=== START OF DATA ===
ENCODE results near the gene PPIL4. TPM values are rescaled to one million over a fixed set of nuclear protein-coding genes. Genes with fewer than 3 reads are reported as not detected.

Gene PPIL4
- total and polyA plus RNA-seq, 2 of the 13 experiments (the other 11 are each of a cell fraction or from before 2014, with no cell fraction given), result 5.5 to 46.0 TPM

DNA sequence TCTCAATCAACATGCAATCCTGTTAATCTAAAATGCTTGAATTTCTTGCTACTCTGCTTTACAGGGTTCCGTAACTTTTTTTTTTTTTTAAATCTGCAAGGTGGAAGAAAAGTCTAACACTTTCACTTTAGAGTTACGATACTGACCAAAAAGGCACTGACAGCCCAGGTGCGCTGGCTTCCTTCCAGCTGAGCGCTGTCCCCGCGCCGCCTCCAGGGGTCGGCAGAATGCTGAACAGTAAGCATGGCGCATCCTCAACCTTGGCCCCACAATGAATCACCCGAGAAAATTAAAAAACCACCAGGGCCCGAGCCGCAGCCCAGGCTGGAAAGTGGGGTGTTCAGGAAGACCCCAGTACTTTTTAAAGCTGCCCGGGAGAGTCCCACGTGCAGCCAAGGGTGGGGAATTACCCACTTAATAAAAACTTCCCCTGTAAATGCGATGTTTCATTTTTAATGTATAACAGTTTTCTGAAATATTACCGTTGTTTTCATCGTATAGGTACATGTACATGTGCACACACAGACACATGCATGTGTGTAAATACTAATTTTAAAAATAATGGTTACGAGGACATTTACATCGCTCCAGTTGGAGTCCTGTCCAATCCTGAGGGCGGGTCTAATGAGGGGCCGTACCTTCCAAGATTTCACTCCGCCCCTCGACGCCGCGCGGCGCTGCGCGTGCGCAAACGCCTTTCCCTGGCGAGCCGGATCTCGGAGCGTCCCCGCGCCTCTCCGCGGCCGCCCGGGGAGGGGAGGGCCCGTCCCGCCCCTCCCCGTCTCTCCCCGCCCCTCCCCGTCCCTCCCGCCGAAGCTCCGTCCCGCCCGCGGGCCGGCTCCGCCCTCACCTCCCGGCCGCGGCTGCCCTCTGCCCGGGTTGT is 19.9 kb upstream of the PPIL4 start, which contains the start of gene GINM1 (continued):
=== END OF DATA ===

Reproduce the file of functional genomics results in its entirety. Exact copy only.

ENCODE results near the gene PPIL4. TPM values are rescaled to one million over a fixed set of nuclear protein-coding genes. Genes with fewer than 3 reads are reported as not detected.

Gene PPIL4
- total and polyA plus RNA-seq, 2 of the 13 experiments (the other 11 are each of a cell fraction or from before 2014, with no cell fraction given), result 5.5 to 46.0 TPM

DNA sequence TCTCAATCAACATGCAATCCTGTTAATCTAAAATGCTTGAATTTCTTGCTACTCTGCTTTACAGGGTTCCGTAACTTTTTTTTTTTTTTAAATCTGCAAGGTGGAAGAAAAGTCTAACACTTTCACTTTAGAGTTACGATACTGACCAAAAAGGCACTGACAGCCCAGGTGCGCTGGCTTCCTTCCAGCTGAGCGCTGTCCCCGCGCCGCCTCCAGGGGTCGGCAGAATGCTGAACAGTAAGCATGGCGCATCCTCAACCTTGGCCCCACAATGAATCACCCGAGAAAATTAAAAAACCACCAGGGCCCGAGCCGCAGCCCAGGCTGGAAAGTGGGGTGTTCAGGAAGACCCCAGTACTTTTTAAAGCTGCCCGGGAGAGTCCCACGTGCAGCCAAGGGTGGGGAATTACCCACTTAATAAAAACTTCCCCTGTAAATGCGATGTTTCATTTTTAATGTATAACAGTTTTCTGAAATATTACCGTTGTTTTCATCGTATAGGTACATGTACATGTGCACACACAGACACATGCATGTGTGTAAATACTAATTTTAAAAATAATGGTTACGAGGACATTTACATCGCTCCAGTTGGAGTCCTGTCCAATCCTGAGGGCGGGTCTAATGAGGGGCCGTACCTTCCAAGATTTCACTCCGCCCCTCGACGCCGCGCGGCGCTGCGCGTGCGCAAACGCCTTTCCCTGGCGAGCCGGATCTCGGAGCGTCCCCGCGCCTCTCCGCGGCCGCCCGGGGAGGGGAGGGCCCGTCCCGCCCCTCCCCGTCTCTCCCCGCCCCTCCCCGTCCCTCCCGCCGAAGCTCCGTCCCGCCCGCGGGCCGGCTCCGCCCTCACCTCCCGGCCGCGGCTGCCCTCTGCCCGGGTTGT is 19.9 kb upstream of the PPIL4 start, which contains the start of gene GINM1 (continued):